A decision to raise the mandatory retirement age for public service staff from 65 to 70 has been broadly welcomed by advocates for older people.
However, there was concern that private sector workers could be left behind in retirement income and earning potential unless a similar opportunity to work longer was extended to them.
Justin Moran, head of advocacy and communications with Age Action, said: “Many older workers are afraid of losing their job for no other reason than turning 65. They want to be able to work a little longer to ensure a more secure retirement.”
Minister for Public Expenditure Paschal Donohoe stressed the decision of State employees to remain on after the traditional retirement age of 65 would be optional.
He said there would be no changes to minimum retirement ages.
The reforms, which were agreed by the Cabinet on Tuesday, affect public service staff recruited before April 2004.
The Department of Public Expenditure said public servants taken on after April 2004 either already had a retirement age of 70 or had no compulsory retirement age.
The changes will not apply to frontline groups such as gardaí, firefighters, Defence Forces personnel and prison officers, who are required to retire earlier than other public service staff due to the nature of their work and who have accelerated pension schemes.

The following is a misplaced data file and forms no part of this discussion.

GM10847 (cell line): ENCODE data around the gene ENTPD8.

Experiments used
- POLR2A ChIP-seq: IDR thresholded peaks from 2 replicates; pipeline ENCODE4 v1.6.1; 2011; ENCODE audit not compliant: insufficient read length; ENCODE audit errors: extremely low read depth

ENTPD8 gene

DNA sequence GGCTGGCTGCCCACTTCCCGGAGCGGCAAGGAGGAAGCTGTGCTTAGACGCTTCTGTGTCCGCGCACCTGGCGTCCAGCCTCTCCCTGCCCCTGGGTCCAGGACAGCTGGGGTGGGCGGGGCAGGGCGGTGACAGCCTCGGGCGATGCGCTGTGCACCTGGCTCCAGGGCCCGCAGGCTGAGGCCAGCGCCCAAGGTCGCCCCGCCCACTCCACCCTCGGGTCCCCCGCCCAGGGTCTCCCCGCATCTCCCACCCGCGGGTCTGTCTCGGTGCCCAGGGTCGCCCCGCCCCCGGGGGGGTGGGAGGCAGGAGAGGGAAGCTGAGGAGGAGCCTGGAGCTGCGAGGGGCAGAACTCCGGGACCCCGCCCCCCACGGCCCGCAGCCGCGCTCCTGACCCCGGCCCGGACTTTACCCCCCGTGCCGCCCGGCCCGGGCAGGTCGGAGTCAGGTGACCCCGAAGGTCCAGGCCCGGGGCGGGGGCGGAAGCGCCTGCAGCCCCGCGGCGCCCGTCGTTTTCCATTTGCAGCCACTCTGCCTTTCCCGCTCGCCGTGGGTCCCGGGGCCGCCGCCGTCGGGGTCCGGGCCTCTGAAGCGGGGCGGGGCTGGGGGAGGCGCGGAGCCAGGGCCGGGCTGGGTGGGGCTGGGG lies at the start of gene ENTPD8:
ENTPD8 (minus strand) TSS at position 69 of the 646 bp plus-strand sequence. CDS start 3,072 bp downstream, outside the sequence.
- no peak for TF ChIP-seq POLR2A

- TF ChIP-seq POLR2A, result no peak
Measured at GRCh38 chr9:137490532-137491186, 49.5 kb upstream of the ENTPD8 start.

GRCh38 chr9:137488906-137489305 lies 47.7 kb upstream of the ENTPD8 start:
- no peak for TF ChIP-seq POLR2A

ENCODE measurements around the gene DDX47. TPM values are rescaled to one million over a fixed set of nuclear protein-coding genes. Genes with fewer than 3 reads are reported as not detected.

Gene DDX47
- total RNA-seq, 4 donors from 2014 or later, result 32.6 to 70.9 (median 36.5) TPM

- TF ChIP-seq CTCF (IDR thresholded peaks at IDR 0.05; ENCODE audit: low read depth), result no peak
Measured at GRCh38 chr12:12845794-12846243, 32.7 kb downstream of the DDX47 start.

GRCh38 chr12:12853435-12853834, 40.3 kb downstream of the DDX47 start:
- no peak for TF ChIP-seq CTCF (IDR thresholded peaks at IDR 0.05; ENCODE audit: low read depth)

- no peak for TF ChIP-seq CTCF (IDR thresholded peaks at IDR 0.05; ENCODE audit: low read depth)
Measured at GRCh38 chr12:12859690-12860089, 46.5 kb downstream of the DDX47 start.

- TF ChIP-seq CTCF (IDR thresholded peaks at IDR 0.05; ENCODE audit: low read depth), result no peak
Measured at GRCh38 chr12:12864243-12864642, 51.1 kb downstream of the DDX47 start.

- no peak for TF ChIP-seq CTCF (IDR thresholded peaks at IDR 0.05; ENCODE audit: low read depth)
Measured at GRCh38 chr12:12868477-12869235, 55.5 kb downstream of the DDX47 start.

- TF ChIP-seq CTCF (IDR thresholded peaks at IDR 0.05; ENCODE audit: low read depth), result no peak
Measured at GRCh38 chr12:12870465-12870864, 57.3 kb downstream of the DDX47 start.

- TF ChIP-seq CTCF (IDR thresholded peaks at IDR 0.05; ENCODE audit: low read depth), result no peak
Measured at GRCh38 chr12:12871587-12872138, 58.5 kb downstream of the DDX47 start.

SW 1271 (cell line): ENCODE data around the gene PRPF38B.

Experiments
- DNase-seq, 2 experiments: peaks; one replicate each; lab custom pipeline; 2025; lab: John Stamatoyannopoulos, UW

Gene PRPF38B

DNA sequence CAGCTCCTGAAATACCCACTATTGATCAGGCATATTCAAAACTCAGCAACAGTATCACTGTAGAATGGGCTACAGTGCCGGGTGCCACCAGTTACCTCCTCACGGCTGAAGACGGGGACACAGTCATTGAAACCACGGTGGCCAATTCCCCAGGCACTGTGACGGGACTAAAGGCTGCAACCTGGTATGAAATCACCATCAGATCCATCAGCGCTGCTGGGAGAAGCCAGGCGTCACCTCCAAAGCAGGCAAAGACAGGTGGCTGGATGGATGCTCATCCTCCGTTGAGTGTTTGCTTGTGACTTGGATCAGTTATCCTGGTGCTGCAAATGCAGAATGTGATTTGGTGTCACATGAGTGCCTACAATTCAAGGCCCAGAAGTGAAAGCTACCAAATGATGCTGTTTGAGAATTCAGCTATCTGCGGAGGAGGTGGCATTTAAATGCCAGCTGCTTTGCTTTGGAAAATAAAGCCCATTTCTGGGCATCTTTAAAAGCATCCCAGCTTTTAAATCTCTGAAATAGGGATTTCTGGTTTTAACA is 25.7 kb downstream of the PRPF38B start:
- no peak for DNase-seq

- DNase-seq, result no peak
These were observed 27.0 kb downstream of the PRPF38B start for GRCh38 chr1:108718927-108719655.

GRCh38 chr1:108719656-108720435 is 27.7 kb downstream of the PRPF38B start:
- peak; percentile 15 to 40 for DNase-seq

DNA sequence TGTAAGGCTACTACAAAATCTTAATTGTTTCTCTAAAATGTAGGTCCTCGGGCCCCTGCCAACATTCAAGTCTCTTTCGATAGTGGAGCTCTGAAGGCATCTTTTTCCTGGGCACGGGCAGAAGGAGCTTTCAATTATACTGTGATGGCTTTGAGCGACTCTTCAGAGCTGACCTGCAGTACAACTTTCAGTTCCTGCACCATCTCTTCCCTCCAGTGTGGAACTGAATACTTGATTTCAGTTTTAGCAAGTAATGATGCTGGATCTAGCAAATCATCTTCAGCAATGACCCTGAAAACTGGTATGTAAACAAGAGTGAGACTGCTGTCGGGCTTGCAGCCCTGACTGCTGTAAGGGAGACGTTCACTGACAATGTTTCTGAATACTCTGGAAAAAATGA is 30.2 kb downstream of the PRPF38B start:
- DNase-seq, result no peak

Mr Donohoe said staff who opted to stay on beyond age 65 would have to continue to make pension contributions even if they had served for 40 years and qualified for a full pension. He said they would not receive additional pension benefits.
He said any increased costs involved for the State in permitting public service staff to work for longer would be offset by delays in not having to pay retirement lump sums.
Mr Donohoe highlighted what he described as difficulties experienced by public servants who are obliged to retire at age 65 but who are not eligible for the contributory State pension until their 66th birthday.
He said: “Many pensioners feel that they have earned their pension and should not have to ‘sign on’ as a jobseeker in order to receive a portion of it.”
Age Action highlighted the fact that a similar problem was faced by many private sector workers who were obliged to retire at 65 and who would not receive their State pensions until age 66, or 67 from 2021 and 68 in 2028.
It said the many thousands of workers in the private sector who would not benefit from the public service reforms could not be left behind.
The Minister said a proposed Workplace Relations Commission code of practice would examine the issue